The constituents are selected from the S&P BSE LargeMidCap, a sub-index of the S&P BSE AllCap.  Issues eligible for inclusion are common stocks with a listing history of at least six months.  Each stock must be issued by a company that is identified as part of the manufacturing and production BSE Industry Sub-Groups, which are listed in the index methodology.  The index is calculated in real time.

The S&P BSE Manufacturing Index is diversified, with the maximum weight of a sector being capped at 30% and the maximum weight of an individual stock being capped at 10%.  The index is reconstituted semi-annually, in March and September, and index values are available in Indian rupees and the U.S. dollar; the first value date of the index goes back to Sept. 16, 2005.

INDEX PERFORMANCE CHARTS AND TABLES:

Exhibit 4: Index Performance Since Inception: 

ex 4

Source: Asia Index Private Limited.  Returns used are total returns in INR.  Data from September 2005 to May 2015.  Symbol ‘~’ denotes partial caledar year returns.  First value date of the S&P BSE India Manufacturing Index is Sept. 16, 2005.  It is not possible to invest directly in an index.  Past performance is no guarantee of future results.  Charts are provided for illustrative purposes and reflect hypothetical historical performance.

ex 5

Source: Asia Index Private Limited.  Returns used are total returns in INR.  Data from September 2005 to May 2015.  Symbol ‘~’ denotes partial caledar year returns.  First value date of the S&P BSE India Manufacturing Index is Sept. 16, 2005.  It is not possible to invest directly in an index.  Past performance is no guarantee of future results.  Table is provided for illustrative purposes and reflect hypothetical historical performance.  Please see the Performance Disclosures at the end of this document for more information regarding the inherent limitations associated with back-tested performance.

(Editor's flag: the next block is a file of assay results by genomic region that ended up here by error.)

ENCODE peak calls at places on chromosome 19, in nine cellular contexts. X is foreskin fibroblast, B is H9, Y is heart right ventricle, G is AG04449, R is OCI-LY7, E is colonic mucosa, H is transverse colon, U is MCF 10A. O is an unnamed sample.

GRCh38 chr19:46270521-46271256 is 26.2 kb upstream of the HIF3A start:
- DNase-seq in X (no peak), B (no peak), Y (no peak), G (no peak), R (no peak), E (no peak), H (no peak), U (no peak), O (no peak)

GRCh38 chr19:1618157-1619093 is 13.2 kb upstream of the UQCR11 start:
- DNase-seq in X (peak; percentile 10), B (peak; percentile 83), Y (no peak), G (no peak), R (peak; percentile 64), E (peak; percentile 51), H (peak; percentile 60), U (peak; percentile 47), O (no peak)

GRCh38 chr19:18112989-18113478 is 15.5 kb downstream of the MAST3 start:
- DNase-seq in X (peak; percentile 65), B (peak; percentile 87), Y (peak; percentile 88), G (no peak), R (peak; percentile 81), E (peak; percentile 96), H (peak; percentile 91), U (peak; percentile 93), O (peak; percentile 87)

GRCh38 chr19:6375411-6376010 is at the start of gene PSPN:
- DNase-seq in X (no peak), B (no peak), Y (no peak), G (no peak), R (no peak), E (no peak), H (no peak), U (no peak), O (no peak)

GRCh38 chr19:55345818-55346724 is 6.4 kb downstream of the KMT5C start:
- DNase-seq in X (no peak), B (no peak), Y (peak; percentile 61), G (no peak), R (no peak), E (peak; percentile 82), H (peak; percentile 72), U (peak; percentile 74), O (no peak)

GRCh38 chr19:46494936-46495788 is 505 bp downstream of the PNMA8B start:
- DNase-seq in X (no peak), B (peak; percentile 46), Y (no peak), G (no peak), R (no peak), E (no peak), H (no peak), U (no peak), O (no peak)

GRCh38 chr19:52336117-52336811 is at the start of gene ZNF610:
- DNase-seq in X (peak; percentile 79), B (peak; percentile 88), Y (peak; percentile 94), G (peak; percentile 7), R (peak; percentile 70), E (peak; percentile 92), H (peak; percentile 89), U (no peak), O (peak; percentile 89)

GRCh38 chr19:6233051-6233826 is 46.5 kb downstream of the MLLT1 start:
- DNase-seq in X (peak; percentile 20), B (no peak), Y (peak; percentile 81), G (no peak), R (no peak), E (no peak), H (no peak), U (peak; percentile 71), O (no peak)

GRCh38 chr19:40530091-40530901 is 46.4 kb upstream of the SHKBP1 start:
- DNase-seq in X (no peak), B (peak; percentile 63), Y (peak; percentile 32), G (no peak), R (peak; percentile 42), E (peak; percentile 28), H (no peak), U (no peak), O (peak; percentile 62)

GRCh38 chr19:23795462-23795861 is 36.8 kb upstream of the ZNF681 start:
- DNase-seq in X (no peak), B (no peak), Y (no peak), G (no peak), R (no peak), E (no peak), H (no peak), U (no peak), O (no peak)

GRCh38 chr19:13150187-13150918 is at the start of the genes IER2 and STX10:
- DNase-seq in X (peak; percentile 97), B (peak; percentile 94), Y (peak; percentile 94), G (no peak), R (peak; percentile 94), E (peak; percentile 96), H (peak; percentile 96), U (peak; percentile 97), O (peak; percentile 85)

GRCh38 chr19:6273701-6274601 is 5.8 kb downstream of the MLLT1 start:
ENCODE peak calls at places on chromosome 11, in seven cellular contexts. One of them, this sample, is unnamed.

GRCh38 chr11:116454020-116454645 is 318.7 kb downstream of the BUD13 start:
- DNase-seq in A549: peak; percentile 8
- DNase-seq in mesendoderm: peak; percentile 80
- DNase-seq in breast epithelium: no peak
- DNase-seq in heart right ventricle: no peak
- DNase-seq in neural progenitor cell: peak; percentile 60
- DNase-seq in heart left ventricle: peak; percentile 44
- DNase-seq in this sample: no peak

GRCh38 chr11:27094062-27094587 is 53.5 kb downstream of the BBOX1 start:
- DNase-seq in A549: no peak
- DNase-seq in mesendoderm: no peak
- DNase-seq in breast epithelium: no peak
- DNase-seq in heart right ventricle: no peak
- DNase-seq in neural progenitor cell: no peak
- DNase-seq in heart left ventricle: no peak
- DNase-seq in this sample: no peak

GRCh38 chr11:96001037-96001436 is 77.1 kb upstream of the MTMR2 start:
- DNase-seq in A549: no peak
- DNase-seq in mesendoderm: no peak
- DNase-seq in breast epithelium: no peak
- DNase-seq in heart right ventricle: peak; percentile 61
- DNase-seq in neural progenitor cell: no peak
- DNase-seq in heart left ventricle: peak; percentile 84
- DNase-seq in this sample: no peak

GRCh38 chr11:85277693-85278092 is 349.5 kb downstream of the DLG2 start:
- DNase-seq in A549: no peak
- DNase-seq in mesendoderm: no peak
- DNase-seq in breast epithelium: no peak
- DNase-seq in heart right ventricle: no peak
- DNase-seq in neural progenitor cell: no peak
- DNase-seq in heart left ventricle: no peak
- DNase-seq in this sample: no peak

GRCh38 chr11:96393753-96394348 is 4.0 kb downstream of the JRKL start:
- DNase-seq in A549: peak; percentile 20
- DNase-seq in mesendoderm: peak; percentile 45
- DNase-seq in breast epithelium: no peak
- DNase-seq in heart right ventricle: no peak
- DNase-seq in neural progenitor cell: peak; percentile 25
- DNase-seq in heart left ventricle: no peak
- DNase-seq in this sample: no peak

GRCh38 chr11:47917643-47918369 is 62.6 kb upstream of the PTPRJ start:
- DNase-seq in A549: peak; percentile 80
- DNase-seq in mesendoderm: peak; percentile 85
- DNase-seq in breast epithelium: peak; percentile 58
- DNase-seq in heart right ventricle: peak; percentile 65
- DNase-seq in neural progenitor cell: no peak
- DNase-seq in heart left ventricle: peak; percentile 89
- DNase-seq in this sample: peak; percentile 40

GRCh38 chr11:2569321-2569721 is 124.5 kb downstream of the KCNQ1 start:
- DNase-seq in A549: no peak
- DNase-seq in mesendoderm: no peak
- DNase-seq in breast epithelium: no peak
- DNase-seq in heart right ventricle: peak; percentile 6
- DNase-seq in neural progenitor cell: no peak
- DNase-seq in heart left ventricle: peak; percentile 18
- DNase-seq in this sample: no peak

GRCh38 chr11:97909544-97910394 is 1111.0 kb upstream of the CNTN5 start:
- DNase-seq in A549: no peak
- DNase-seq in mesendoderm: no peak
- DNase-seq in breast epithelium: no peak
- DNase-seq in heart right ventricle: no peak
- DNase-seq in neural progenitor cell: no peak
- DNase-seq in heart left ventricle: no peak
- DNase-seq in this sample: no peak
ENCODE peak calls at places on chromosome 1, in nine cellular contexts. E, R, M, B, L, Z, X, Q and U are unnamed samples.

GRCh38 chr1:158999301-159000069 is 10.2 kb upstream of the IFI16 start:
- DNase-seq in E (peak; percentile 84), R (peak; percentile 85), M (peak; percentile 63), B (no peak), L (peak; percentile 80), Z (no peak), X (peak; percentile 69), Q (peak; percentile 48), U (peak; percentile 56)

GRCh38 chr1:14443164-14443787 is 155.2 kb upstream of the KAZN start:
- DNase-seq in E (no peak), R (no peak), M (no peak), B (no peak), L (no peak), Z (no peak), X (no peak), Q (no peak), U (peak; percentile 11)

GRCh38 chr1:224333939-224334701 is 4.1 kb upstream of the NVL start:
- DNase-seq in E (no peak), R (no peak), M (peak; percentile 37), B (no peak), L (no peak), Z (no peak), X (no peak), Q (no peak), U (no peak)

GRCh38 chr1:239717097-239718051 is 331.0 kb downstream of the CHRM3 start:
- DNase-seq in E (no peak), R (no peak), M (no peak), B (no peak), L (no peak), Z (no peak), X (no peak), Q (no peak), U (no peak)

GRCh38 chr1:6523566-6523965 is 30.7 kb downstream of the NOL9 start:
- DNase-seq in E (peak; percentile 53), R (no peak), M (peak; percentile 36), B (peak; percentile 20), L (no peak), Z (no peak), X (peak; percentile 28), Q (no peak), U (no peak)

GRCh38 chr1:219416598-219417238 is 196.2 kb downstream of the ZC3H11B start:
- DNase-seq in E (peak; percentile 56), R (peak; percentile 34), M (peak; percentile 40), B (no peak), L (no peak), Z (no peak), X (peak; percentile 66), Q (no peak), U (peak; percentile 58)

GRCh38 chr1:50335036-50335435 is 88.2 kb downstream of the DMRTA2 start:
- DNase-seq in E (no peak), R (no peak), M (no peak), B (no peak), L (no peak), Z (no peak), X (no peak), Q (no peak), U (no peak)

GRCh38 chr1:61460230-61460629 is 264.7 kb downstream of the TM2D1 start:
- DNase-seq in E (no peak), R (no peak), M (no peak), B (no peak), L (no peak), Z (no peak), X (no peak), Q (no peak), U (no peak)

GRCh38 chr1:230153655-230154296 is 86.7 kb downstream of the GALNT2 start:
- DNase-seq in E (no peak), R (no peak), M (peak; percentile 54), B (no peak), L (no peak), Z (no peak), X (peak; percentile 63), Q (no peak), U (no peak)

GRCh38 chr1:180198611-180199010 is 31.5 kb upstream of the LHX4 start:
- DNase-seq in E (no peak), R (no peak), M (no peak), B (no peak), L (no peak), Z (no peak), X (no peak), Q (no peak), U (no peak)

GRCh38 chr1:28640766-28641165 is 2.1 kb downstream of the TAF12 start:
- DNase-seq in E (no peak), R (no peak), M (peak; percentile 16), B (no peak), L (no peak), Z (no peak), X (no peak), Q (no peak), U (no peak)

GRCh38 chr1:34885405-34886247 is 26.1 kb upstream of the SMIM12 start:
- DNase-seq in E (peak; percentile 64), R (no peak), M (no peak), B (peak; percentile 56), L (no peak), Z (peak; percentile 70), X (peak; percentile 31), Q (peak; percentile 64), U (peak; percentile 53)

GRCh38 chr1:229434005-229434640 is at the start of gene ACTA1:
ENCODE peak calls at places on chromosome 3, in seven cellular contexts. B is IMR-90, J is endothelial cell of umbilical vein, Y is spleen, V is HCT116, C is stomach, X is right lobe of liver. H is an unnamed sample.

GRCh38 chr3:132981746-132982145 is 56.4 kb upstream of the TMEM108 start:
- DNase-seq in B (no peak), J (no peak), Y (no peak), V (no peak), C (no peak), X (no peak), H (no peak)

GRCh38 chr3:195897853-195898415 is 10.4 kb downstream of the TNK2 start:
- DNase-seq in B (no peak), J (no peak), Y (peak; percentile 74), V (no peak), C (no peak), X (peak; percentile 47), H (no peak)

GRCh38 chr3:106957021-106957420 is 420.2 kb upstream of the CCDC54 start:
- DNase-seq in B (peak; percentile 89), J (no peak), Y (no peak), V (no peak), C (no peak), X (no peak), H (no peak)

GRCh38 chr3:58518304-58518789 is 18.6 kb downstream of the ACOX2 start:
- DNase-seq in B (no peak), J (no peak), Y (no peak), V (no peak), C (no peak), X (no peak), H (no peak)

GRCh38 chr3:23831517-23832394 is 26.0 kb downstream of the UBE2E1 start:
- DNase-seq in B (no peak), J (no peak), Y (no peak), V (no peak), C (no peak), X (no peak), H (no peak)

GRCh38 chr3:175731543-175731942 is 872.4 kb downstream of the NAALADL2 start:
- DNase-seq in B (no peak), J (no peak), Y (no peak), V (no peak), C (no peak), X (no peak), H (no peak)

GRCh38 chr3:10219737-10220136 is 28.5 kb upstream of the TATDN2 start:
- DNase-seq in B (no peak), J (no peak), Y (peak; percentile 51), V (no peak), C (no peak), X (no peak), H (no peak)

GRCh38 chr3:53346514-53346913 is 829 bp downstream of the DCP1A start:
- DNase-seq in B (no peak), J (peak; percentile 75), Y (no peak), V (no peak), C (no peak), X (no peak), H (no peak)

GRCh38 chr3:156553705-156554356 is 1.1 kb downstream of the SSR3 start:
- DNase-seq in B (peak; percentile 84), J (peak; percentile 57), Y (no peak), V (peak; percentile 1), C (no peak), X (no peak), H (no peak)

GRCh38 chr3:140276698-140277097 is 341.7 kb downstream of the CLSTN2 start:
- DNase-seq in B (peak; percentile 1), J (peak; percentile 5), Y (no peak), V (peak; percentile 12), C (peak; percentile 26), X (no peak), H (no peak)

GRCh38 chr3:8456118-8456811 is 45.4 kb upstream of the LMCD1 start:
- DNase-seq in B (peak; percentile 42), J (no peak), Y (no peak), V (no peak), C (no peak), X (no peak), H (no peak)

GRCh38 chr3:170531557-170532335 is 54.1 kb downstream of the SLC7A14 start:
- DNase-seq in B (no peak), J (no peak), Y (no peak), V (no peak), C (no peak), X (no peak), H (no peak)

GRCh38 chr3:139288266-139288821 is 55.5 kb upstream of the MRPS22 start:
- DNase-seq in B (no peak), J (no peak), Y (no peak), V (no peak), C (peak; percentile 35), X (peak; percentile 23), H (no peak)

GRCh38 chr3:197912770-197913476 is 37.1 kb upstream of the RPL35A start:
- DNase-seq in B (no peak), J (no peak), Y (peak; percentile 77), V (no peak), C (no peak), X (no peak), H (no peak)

Exhibit 6: Risk/Return Profile

ex 6

Source: Asia Index Private Limited.  Returns used are total returns in INR.  Data from September 2005 to May 2015.  First value date of the S&P BSE India Manufacturing Index is Sep. 16, 2005.  It is not possible to invest directly in an index.  Past performance is no guarantee of future results.  Charts are provided for illustrative purposes and reflect hypothetical historical performance.  Please see the Performance Disclosures at the end of this document for more information regarding the inherent limitations associated with back-tested performance.

Exhibit 7: Sector Weights

ex 7

Source: Asia Index Private Limited.  Data as of May 29, 2015.  Chart is provided for illustrative purposes.

HOW COULD THE S&P BSE INDIA MANUFACTURING INDEX HELP INVESTORS?

The S&P BSE India Manufacturing is a thematic index, and historically, the manufacturing theme has been cyclical in nature.

We have few tools that measure manufacturing activities in India, such as the Index of Industrial Production (IIP), the HSBC India Manufacturing PMI, or the SBI Composite Index; however, these tools don’t measure share price performances and are not investable.  The S&P BSE India Manufacturing Index may complement all of these indices, as it is designed to measure the equity share price performance of companies generating revenue from manufacturing and production activities.  The design of the index takes care of investability, and the index is likely suitable for low-cost investment products such as ETFs or index funds.

The posts on this blog are opinions, not advice. Please read our disclaimers.